with two separate tiers of payment. One level is catastrophic
illness - and for that, insurance is the answer. Policies that
carry a high deductible (say, $5,000 a year) are relatively
inexpensive, even when the coverage is very high ($1 million or
more) or unlimited. That is because most people do not get
catastrophic illnesses or injuries.

The second level comprises health maintenance and routine medical
procedures. For these, insurance is not the answer. Instead,
there are two alternatives. One is for people to pay these costs
out of pocket, the way we now pay for many other routine needs.
There are number of benefits to this approach, including no
managed care and less paperwork. For many people, coming up with
the cash to pay routine medical bills, especially if they know
that any major illness or injury would trigger a backup insurance
plan, would not be difficult.

For others, however, it would. Fortunately, back in the 1980s,
the idea of so-called patient advocacy via health care savings
programs was born. The availability and popularity of these
programs is picking up year after year, as more and more people,
unable to get or afford health insurance, are discovering them
for the first time. These programs negotiate prices with health
care providers on behalf of their members. Since they represent
large groups, the resulting discounts are usually the same that
the hospitals and physicians give to big insurance companies. But
this is where the similarity with old health insurance model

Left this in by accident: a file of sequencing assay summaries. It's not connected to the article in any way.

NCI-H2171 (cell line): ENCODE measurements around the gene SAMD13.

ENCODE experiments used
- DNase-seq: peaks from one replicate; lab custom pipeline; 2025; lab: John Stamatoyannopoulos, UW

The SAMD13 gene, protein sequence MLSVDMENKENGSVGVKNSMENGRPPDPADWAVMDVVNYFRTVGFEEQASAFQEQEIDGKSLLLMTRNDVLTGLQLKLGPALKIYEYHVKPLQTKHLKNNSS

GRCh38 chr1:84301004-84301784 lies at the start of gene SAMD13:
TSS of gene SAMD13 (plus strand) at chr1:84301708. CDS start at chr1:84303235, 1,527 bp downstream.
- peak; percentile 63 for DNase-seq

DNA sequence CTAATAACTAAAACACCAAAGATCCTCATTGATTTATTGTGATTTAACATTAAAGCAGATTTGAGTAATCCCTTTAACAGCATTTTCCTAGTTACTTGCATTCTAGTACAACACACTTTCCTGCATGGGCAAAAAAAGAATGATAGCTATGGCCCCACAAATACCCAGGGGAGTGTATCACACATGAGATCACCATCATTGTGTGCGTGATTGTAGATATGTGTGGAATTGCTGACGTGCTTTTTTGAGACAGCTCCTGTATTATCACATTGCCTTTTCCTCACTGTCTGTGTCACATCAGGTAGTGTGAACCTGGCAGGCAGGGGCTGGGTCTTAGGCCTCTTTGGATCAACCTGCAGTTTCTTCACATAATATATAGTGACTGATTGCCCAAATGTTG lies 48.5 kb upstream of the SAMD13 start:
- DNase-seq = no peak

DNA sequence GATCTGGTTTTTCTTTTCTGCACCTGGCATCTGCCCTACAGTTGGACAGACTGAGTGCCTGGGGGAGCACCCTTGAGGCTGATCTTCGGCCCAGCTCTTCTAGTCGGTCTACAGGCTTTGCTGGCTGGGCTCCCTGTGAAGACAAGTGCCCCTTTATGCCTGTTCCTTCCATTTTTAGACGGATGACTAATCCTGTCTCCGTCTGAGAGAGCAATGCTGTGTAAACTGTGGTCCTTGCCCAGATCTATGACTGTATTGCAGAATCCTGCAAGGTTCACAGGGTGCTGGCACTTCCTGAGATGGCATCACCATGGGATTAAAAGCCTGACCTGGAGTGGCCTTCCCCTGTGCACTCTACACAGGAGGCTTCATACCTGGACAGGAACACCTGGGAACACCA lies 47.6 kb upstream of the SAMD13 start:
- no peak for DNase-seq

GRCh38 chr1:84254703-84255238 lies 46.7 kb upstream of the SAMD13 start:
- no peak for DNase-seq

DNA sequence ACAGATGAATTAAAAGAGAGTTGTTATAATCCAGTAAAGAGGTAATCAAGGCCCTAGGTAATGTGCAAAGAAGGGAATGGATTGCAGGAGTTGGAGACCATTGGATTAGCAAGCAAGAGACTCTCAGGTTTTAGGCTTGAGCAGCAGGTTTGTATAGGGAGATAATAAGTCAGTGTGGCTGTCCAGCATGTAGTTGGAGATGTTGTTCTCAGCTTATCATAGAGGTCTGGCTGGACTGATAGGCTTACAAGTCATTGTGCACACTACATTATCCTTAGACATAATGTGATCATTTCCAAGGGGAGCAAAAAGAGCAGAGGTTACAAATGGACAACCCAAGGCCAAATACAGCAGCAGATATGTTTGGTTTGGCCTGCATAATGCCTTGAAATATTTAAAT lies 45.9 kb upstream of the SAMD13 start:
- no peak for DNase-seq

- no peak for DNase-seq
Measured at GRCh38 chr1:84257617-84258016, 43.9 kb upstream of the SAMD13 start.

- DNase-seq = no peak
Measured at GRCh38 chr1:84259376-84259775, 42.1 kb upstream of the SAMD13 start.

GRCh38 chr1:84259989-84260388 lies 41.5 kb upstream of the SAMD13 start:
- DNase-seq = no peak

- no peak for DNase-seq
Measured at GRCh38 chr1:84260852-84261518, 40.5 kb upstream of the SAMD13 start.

ends.

With health care savings program, it's a patient, not an
insurance company, who pays the bill. This seemingly minor
adjustment makes a world of difference. It benefits medical
providers because they get paid "on the spot" without enormous
paperwork and disputes with insurance companies. It also benefits
individual consumers who get access to the discounted "insurance
rates" without having to pay high premiums. Yet most importantly,
the entire system appears to be financially sound and socially
viable.

Unlike traditional insurance model, the patient advocacy actually
encourages people to seek medical help as soon as the need arises
thus preventing "little aches" form developing into life-
threatening illnesses and financial disasters. Monthly membership
fee is affordable and no one can be turned down because of a pre-
existing condition. Many of such programs also allow their
members to contribute money to medical savings accounts. Federal
law makes this an attractive option, because medical savings
accounts are tax deductible or not taxable, as long as the funds
are used to pay for health care.

Five years from now, average health insurance premium may well
exceed a car payment and a mortgage payment combined together.
There is, however, a way to keep our families healthy without
jeopardizing financial security. This writing was intended to
assist the reader in finding that right solution by providing a
better understanding of the ever-changing situation and available
options.

Copyright (C) by Irina 2003.

=================================================================
About the Author:
Irina runs home-based business helping people save on health care
and create steady stream of residual income working from home
http://www.megaone.com/hbb/savemoney/
mailto:imakemoney@freeautobot.com
=================================================================

About the Author

Irina runs home-based business helping people save on health care
and create steady stream of residual income working from home
http://www.megaone.com/hbb/savemoney/
mailto:imakemoney@freeautobot.com

homeincome.com